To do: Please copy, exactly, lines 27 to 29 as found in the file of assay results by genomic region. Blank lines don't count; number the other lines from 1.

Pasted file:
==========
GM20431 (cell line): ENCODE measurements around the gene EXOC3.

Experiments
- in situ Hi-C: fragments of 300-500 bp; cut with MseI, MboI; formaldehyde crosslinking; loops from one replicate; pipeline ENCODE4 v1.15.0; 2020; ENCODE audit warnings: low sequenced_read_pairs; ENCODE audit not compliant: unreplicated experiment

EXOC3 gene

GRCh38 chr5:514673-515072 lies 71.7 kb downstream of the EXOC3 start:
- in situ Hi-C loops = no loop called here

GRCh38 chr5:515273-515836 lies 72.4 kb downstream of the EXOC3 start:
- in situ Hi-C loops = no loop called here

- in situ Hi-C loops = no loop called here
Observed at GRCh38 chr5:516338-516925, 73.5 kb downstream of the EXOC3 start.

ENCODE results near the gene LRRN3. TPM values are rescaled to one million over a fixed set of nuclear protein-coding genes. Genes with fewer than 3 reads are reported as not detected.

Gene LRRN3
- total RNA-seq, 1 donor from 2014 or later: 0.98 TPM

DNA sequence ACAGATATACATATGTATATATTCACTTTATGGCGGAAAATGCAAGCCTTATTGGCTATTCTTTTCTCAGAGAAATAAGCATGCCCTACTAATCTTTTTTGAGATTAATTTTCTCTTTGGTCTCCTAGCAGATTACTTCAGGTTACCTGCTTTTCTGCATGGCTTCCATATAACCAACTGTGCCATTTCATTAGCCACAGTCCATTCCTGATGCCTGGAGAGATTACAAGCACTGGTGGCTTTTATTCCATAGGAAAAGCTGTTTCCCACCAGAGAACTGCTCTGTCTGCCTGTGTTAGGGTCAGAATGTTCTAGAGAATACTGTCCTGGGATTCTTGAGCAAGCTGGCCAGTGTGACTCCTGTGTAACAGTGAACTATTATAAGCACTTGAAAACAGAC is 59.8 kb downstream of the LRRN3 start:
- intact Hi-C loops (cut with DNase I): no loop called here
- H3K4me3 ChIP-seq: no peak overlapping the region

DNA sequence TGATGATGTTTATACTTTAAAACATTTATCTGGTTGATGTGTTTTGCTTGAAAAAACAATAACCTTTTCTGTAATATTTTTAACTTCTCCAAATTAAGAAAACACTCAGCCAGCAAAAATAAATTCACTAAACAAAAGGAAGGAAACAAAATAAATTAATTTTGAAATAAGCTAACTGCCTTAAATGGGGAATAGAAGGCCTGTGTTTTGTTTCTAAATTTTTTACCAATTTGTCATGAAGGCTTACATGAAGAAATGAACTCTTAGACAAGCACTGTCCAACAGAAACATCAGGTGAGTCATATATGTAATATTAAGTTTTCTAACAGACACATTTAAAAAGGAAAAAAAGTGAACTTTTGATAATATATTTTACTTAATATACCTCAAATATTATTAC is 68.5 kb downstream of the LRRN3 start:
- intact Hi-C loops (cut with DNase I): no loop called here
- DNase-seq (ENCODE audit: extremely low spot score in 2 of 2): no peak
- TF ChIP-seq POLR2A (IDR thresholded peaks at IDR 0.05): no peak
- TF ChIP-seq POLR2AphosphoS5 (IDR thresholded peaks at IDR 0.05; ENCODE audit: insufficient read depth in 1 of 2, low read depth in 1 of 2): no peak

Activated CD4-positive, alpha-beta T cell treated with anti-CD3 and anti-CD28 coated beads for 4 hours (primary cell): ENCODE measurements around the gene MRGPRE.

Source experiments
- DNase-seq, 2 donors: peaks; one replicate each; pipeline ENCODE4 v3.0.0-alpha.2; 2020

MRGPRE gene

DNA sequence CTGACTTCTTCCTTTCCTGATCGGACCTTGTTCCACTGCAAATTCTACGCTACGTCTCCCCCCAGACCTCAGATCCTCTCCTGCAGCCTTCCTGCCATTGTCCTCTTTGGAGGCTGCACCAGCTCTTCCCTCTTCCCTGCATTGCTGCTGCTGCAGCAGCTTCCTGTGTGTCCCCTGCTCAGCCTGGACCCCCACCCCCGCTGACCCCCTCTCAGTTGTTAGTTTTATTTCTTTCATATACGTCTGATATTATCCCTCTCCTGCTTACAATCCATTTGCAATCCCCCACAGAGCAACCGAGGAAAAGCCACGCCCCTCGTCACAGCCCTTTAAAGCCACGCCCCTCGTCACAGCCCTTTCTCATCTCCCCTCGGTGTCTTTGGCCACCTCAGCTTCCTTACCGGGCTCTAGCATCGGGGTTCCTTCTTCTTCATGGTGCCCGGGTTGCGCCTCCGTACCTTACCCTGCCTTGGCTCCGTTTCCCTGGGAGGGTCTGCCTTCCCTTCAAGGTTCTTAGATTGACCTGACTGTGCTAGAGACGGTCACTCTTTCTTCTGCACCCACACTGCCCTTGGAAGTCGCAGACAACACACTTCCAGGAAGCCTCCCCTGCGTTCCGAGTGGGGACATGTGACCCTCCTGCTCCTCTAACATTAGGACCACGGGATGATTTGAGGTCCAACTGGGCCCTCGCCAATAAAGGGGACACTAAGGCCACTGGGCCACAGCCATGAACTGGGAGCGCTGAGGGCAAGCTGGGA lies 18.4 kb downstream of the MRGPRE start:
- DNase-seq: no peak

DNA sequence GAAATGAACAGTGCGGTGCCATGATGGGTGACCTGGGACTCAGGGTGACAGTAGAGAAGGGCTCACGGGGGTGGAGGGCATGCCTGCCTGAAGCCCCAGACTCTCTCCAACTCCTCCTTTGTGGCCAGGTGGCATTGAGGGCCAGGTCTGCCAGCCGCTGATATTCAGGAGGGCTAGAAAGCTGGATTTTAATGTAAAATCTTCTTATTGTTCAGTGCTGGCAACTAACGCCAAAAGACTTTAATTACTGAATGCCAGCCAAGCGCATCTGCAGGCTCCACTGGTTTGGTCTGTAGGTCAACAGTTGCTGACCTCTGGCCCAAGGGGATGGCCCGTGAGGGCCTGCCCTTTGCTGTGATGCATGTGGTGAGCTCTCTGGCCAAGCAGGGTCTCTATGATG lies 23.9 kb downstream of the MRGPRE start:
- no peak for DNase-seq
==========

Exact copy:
- DNase-seq: no peak

DNA sequence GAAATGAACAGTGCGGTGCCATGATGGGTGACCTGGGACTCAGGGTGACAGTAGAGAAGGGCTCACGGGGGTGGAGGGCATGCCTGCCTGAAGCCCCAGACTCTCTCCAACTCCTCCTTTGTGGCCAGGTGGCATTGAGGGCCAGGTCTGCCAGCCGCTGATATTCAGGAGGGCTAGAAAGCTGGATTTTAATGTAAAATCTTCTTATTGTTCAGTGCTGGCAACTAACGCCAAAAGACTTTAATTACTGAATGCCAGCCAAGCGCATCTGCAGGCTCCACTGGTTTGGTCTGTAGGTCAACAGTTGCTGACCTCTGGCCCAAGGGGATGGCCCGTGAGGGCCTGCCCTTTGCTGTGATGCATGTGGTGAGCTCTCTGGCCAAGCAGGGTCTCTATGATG lies 23.9 kb downstream of the MRGPRE start:
- no peak for DNase-seq